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Book and Software Review |

Ultrasonography of the Eye and Orbit, 2nd ed

Arch Ophthalmol. 2007;125(3):437-438. doi:10.1001/archopht.125.3.437-b.
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Early in its development, ophthalmic ultrasound split into two major camps: one led by Dr Coleman and the other by Karl Ossoinig, MD. Both men had distinct opinions regarding the optimal techniques for examination, and their spirited interchanges added spice to ophthalmology meetings and journals. When Dr Coleman published the first edition of Ultrasonography of the Eye and Orbit in 1977, it became the major reference for the field. Almost 30 years later, this second edition highlights the advances and current status of this field as seen through the eyes of one of its pioneers. The authors have extensive experience in the design and use of ophthalmic ultrasound instrumentation. They clearly explain the fundamental physics of ultrasound in layperson's as well as in more precise mathematical terms. They highlight the advantages and limitations of different scanning modalities, such as sector, linear, and arc scans, and discuss the factors that determine the quality of B-scan images. Dr Coleman, despite his passion for his own methods, also provides an objective analysis of his and Dr Ossoinig's methods.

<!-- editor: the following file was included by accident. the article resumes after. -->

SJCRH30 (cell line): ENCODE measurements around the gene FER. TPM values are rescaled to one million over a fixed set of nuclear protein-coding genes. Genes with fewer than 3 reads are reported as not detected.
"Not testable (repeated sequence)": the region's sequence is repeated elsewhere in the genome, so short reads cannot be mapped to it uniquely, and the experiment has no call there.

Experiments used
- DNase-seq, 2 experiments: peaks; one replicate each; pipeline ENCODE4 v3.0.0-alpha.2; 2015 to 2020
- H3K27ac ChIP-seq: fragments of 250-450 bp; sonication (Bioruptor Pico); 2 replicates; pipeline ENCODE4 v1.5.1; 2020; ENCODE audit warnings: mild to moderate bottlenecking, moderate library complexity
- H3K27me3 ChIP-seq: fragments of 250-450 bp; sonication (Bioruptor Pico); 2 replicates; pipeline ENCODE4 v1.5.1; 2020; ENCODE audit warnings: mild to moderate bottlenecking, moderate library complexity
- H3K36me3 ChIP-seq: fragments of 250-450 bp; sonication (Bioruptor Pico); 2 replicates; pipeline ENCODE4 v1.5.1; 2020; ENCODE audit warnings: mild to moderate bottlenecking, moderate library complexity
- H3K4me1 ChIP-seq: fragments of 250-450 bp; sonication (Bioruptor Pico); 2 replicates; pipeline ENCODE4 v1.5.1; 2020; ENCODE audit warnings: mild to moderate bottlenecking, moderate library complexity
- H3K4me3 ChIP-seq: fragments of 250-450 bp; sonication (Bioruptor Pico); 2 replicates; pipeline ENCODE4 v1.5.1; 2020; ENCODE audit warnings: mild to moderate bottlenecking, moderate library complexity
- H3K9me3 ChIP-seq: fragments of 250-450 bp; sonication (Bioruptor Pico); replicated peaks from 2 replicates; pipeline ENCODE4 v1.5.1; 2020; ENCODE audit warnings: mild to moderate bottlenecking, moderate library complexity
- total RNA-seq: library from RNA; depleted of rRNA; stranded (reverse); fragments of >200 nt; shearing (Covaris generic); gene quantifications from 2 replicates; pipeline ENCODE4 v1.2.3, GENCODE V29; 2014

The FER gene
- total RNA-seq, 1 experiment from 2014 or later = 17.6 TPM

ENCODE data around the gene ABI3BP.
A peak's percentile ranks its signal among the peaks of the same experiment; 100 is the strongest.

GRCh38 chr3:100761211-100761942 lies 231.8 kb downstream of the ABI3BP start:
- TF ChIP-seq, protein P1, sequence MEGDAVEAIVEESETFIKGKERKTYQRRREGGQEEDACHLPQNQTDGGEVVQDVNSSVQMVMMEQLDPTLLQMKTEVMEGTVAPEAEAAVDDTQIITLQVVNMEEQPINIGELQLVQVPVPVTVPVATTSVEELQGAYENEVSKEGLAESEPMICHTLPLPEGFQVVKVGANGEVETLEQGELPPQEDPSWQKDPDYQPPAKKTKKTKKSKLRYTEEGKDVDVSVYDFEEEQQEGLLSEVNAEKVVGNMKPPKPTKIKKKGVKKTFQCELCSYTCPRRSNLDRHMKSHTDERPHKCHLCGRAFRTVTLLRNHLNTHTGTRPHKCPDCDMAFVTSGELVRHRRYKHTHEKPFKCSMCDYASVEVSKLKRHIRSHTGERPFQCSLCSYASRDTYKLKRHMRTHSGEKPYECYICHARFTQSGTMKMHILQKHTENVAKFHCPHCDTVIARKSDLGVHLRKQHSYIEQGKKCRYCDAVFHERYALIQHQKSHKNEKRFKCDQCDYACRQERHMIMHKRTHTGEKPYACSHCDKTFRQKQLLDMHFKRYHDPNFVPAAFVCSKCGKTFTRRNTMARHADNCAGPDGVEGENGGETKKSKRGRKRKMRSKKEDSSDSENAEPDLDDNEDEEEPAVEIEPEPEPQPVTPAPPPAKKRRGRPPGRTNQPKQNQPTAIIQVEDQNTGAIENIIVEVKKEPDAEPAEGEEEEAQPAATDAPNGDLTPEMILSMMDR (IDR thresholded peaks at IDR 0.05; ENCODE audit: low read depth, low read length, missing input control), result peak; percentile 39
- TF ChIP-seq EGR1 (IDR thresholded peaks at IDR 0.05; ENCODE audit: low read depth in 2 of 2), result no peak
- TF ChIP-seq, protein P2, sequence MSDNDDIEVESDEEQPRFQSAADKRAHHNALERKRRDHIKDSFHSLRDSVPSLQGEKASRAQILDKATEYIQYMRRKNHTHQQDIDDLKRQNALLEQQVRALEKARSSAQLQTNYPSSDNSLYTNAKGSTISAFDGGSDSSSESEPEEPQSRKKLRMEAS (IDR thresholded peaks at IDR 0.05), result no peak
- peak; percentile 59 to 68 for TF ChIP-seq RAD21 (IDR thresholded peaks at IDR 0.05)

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The American Medical Association is accredited by the Accreditation Council for Continuing Medical Education to provide continuing medical education for physicians. The AMA designates this journal-based CME activity for a maximum of 1 AMA PRA Category 1 CreditTM per course. Physicians should claim only the credit commensurate with the extent of their participation in the activity. Physicians who complete the CME course and score at least 80% correct on the quiz are eligible for AMA PRA Category 1 CreditTM.
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